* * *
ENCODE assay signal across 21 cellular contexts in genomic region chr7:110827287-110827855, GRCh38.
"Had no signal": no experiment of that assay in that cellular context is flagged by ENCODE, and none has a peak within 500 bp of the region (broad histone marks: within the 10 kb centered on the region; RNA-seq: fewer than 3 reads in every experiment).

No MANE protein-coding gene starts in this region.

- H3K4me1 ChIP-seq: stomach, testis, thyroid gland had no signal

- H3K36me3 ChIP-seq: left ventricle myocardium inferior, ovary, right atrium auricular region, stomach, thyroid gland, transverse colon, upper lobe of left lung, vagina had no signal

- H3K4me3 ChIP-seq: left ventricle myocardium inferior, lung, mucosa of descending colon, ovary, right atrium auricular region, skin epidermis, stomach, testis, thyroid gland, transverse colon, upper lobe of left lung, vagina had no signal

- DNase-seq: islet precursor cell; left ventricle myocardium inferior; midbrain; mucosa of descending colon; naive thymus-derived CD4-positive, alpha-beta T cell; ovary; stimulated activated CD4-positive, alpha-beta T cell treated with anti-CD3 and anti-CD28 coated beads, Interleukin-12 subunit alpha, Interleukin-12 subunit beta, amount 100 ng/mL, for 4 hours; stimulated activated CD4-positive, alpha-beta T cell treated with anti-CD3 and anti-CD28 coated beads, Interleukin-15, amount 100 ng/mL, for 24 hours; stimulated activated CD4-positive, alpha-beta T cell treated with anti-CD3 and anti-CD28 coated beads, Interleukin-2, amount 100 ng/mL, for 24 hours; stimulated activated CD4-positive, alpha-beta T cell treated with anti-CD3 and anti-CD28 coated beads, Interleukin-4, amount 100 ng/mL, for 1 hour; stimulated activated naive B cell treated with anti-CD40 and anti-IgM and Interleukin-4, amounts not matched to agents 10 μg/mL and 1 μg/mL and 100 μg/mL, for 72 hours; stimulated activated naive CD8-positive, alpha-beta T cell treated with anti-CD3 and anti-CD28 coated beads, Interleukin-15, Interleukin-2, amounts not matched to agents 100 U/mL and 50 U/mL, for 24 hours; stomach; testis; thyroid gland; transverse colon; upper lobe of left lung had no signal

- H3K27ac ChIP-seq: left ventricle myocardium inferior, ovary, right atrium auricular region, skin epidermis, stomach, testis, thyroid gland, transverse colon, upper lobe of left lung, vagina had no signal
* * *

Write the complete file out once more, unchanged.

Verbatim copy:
ENCODE assay signal across 21 cellular contexts in genomic region chr7:110827287-110827855, GRCh38.
"Had no signal": no experiment of that assay in that cellular context is flagged by ENCODE, and none has a peak within 500 bp of the region (broad histone marks: within the 10 kb centered on the region; RNA-seq: fewer than 3 reads in every experiment).

No MANE protein-coding gene starts in this region.

- H3K4me1 ChIP-seq: stomach, testis, thyroid gland had no signal

- H3K36me3 ChIP-seq: left ventricle myocardium inferior, ovary, right atrium auricular region, stomach, thyroid gland, transverse colon, upper lobe of left lung, vagina had no signal

- H3K4me3 ChIP-seq: left ventricle myocardium inferior, lung, mucosa of descending colon, ovary, right atrium auricular region, skin epidermis, stomach, testis, thyroid gland, transverse colon, upper lobe of left lung, vagina had no signal

- DNase-seq: islet precursor cell; left ventricle myocardium inferior; midbrain; mucosa of descending colon; naive thymus-derived CD4-positive, alpha-beta T cell; ovary; stimulated activated CD4-positive, alpha-beta T cell treated with anti-CD3 and anti-CD28 coated beads, Interleukin-12 subunit alpha, Interleukin-12 subunit beta, amount 100 ng/mL, for 4 hours; stimulated activated CD4-positive, alpha-beta T cell treated with anti-CD3 and anti-CD28 coated beads, Interleukin-15, amount 100 ng/mL, for 24 hours; stimulated activated CD4-positive, alpha-beta T cell treated with anti-CD3 and anti-CD28 coated beads, Interleukin-2, amount 100 ng/mL, for 24 hours; stimulated activated CD4-positive, alpha-beta T cell treated with anti-CD3 and anti-CD28 coated beads, Interleukin-4, amount 100 ng/mL, for 1 hour; stimulated activated naive B cell treated with anti-CD40 and anti-IgM and Interleukin-4, amounts not matched to agents 10 μg/mL and 1 μg/mL and 100 μg/mL, for 72 hours; stimulated activated naive CD8-positive, alpha-beta T cell treated with anti-CD3 and anti-CD28 coated beads, Interleukin-15, Interleukin-2, amounts not matched to agents 100 U/mL and 50 U/mL, for 24 hours; stomach; testis; thyroid gland; transverse colon; upper lobe of left lung had no signal

- H3K27ac ChIP-seq: left ventricle myocardium inferior, ovary, right atrium auricular region, skin epidermis, stomach, testis, thyroid gland, transverse colon, upper lobe of left lung, vagina had no signal